If you want to go on Space Mountain, please, stay buckled up.
Disneyland had to temporarily close one of its most popular attractions, Space Mountain, this week after a man climbed out of one of the roller coaster cars while the ride was still in motion, ABC News reported.
The incident happened on Tuesday, but unfortunately, Disneyland park-goers were still unable to ride the indoor roller coaster as of Thursday.
According to The Orange County Register, the man, in his 20s, was uninjured but was guided to safety by employees in order to receive first aid and was taken to the hospital later as a precaution.
The man has some cognitive disabilities and was moving around in the dark during a slower part of the ride when he was able to get around the safety mechanism and climb out of the car, The Orange County Register reported. Once employees realized he was not in the car, they stopped the ride to find him.
Though it is extremely rare, rides occasionally do not function as they’re supposed to. For example, a roller coaster at Universal Studios in Japan malfunctioned back in May, leaving riders suspended upside-down.
But in this case, it seems the ride was functioning properly, though the man was still able to wriggle through the safety bar. And since Space Mountain is a higher-speed coaster with lots of twists and turns (in the dark, no less), it can lead to a very dangerous situation for people who don't remain properly strapped in.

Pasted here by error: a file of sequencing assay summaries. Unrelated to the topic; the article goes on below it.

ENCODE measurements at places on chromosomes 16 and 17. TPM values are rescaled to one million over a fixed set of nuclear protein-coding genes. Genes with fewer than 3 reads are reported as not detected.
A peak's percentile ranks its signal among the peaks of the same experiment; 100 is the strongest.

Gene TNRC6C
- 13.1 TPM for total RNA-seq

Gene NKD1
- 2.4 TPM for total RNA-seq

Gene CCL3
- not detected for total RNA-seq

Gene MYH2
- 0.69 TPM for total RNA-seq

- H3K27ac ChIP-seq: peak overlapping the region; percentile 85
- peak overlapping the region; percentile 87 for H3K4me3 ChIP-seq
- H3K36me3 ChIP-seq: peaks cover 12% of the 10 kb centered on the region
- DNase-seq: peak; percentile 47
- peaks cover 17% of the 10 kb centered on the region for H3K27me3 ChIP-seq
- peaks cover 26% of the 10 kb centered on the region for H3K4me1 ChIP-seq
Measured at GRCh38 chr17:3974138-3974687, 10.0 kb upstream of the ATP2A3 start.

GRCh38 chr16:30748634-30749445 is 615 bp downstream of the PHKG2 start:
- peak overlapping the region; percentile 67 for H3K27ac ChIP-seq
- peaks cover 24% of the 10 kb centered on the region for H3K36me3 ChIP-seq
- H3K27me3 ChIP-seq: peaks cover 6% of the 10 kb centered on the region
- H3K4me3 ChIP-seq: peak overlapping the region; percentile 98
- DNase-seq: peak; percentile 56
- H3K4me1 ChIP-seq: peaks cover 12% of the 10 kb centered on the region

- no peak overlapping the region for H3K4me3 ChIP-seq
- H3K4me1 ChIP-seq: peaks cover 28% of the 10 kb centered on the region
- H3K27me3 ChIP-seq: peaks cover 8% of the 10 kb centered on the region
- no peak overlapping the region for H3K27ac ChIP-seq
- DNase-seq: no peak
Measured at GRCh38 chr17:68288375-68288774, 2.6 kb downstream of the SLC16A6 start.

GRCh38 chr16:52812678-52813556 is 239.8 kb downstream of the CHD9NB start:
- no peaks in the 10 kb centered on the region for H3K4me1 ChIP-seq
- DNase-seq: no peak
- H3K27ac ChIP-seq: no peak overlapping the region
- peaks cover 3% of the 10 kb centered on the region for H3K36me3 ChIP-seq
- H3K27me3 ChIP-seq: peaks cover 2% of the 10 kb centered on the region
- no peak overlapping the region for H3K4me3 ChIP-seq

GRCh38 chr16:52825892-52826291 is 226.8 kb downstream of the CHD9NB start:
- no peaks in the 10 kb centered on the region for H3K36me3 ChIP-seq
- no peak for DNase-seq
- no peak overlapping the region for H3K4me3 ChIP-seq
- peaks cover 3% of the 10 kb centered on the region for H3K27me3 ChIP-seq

Disneyland officials told The Orange County Register that the safety mechanism was properly engaged and that the man “used force” to get out of the roller coaster car.
According to Fox News, park officials are working with the California Division of Occupational Safety and Health to inspect the ride, and it will remain closed while the investigation is ongoing.
Jim Seay, past chairman of the ASTM International Amusement Ride Safety Standards Committee, told The Orange County Register that “everybody is a contributor to the safety of the ride. The actions of the individual are an important part of the ride safety experience.”
So, remember: Safety first.